Proper planning consents means Whanganui's riverside boardwalk will not need to have a safety barrier added to it.

The debate over whether or not such boardwalks need a barrier has been highlighted in the Northland seaside settlement of Mangonui.

The saga began in 2003, when the Far North District Council applied to the Northland Regional Council for a reclamation consent to build the boardwalk, with a safety rail. Some years before a hotel patron had fallen into the water and died, and the coroner recommended that a railing be erected.

The boardwalk was built in 2007, without a railing, although a temporary fence was erected in 2009 at the regional council's instruction (the Building Act also requires a safety railing where the drop is more than one metre).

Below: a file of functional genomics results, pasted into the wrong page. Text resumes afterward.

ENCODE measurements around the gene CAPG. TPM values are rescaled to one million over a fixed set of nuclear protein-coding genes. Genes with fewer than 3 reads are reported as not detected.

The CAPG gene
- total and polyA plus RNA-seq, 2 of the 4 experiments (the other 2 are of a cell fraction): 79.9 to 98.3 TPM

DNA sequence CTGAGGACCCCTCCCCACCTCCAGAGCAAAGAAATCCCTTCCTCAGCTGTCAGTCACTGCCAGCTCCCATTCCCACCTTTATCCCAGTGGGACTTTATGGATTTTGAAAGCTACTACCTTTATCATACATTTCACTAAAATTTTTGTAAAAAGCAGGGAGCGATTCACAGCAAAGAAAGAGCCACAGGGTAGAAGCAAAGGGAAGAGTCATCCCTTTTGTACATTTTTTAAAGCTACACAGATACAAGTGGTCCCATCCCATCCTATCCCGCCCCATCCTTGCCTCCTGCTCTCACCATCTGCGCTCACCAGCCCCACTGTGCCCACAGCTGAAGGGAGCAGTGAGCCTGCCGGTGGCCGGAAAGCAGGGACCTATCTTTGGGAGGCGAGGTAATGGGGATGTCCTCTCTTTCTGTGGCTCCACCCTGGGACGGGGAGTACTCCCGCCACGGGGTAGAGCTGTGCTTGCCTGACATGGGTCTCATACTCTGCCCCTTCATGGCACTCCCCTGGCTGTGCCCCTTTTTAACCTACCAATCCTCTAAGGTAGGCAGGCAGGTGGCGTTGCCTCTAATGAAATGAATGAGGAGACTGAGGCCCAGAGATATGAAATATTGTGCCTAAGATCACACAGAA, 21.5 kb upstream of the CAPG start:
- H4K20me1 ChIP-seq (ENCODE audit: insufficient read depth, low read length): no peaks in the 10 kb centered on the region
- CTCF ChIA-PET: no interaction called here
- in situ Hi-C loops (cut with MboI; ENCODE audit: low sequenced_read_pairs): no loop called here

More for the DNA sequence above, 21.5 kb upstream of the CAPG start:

Now the Far North council says it's a not a matter of when a barrier will be in place but what it will look like.

But similar moves are not planned for the timber walkway next to the Whanganui River on Taupo Quay.

Greg Hoobin, Whanganui District Council building control team leader, told the Chronicle that in 2007 the council issued a code compliance certificate for the boardwalk. This did not require barriers, based on the limits of application of the building code.

"The application of the building code can, at times, be a subjective matter based on consenting practices of the day," Mr Hoobin said.

He said the boardwalk was constructed to the approved plans and was subsequently issued a compliance certificate.

"The difference between the Whanganui River boardwalk and the Mangonui project is that both the resource consent and building consent for the Mangonui project had stipulated a barrier which had not been constructed," he said.